This means that you need to do the work yourself, if you physically can, or have it done for you by someone else. Here is a story of a woman who dealt with her dependency needs, focused her assertiveness, and controlled her environment:

Elizabeth, in Traverse City, heats her house with a wood-burning stove. The house fronts the water and the back overlooks a heavily wooded area. Every year, Rich would gather, cut and stack the wood for the winter. With his death, Elizabeth knew that this could not be done by herself, and was too great a task to impose upon her son, and/or her son-in-law. Instead, Elizabeth put an “ad” in the church bulletin that she needed help with chopping, gathering, and storing the wood. She could pay all volunteers with dinner (pizza in this case) and drinks (pop). The turn-out was incredible. Twenty people showed up and the job was done in just a few hours. Because of its success, Elizabeth is thinking about making it an annual event!


Recognize the fear of rejection.

Sometimes adults have the child-like reaction of feeling abandoned when an important person in their lives dies. It can be viewed as illogical or irrational, but that doesn’t matter to the person who feels this way. The important idea to remember is:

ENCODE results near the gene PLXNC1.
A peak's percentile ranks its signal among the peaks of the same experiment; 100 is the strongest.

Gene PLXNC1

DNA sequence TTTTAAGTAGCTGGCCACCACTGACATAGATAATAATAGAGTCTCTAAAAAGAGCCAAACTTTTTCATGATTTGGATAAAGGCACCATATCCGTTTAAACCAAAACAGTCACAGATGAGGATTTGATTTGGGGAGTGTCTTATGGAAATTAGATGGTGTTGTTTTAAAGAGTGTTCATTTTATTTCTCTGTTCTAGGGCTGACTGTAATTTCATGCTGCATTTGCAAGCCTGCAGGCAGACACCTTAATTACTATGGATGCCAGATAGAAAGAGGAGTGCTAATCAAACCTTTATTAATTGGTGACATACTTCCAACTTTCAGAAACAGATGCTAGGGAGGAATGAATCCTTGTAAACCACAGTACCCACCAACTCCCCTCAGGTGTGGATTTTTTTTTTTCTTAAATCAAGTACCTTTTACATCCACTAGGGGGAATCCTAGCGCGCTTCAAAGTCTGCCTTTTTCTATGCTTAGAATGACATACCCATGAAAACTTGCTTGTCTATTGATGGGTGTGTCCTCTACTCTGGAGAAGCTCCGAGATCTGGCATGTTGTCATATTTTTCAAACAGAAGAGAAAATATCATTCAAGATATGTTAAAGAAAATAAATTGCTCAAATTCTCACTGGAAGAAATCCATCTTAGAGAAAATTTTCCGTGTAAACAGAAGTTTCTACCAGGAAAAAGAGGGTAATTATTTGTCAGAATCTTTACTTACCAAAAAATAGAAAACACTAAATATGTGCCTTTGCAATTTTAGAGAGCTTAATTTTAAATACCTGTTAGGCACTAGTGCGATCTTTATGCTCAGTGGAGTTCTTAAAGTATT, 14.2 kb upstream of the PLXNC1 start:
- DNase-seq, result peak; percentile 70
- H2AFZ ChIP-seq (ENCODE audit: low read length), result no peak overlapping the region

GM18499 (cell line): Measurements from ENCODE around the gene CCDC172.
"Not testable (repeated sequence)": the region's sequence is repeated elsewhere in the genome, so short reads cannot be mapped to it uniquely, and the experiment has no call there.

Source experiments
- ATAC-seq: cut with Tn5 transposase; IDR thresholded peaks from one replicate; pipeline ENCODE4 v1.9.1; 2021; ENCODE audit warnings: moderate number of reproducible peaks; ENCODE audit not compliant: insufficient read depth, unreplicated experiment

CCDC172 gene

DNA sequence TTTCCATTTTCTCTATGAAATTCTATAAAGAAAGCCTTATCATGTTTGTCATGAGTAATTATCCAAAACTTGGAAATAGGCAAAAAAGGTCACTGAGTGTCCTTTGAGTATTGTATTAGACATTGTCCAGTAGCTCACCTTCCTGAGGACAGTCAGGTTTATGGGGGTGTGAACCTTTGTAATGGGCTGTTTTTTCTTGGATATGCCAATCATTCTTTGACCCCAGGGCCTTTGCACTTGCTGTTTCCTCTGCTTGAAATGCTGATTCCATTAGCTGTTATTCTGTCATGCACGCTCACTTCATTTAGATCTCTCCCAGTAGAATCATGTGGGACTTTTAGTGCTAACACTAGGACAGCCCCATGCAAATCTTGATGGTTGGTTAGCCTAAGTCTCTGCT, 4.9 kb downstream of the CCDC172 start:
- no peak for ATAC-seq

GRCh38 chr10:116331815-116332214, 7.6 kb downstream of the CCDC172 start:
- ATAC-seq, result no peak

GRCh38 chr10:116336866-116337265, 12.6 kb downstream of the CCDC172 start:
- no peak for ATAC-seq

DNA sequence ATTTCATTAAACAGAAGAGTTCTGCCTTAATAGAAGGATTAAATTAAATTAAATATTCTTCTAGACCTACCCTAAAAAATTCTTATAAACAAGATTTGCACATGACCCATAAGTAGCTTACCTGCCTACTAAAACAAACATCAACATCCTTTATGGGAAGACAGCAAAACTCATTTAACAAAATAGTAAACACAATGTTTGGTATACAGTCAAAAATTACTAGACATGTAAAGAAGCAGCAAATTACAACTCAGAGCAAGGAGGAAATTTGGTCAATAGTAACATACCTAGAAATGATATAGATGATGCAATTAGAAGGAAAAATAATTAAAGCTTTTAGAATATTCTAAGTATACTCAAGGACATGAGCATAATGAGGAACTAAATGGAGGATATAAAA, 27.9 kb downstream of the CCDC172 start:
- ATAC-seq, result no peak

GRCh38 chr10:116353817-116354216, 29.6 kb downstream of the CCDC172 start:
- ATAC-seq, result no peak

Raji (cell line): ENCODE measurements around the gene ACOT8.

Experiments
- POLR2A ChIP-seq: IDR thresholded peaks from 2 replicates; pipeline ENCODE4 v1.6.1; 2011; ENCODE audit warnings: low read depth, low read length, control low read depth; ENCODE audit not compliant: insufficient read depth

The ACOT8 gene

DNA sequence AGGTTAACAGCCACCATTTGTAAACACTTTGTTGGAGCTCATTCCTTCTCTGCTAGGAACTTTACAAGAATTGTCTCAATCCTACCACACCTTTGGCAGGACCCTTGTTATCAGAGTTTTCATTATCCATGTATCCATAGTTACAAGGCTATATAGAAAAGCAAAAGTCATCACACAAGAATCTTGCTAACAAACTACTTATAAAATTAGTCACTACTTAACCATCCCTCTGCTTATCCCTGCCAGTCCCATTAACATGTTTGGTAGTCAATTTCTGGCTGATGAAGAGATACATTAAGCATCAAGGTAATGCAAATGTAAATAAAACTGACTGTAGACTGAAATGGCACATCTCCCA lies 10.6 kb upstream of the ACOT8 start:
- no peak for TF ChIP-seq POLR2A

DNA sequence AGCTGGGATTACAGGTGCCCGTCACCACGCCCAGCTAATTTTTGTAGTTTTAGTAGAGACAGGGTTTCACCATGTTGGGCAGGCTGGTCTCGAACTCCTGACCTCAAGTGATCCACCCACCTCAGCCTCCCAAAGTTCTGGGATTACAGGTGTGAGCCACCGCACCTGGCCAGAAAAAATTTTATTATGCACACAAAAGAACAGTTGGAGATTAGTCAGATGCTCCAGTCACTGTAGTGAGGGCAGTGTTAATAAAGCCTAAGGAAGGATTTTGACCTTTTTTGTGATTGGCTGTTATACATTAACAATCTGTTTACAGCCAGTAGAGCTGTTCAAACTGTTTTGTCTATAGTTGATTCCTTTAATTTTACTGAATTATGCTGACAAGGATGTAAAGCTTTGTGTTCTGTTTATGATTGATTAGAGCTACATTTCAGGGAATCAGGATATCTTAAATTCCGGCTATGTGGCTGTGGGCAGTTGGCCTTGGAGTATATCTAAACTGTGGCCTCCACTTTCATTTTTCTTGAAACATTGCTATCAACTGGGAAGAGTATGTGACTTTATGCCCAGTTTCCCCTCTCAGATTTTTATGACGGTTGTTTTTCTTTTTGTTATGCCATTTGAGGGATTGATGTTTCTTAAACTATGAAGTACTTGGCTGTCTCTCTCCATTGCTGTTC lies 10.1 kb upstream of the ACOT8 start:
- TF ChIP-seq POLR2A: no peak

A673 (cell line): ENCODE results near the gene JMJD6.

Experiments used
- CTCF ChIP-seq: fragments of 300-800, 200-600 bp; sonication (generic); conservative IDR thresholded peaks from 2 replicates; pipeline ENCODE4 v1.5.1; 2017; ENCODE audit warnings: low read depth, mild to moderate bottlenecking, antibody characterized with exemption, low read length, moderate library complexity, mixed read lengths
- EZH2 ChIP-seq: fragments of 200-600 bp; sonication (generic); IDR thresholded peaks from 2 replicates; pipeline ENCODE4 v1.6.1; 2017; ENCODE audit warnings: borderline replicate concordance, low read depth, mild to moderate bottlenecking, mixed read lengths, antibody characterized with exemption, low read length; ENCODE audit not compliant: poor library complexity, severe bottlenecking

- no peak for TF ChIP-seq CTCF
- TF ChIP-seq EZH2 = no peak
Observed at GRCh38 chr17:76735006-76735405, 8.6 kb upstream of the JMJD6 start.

Through it all — DON’T PLAY GOD. 

In order to achieve happiness remember that you cannot do everything, you cannot be all things to all people and you need to be nice to yourself. Paraphrasing St. Augustine’s “Serenity Prayer” explains the essence of what you, as the survivor, must maintain:

Accept the things you cannot change;

Be assertive enough to change those that you can;

Ask God to give you the wisdom to know the difference.



These exercises are designed to match the ten steps to achieving happiness through grief. Pick one that is most beneficial to you right now and do it.

1. List ten positive aspects about yourself.

2. Give an example of a “wrong” feeling that you have had, and a “right” behavior to counteract it.

3-5. Enroll in a community college, or university for those enrichment classes you always wanted to take.


Become more active in your church by volunteering your time or joining the social club.


Join a health club, or speed walk at designated malls in the morning with groups.


Convince yourself that you will make one new friend a month.


Sign up for a class at a high school in the Adult Education program.

6. Make a list of your dependency needs.

7-8. Make another list that explains/tells how to conquer those needs you listed in #6.

9. If you feel rejected, write in your journal all your reasons behind this feeling, and when you feel this the strongest.

10. One more list:

List everything you cannot change.

List everything you can change.

Realize the difference.


Canine, J. D. (1990) I Can I Will: Maximum Living Bereavement Support Group Guide. Birmingham, Michigan. Ball Publishers.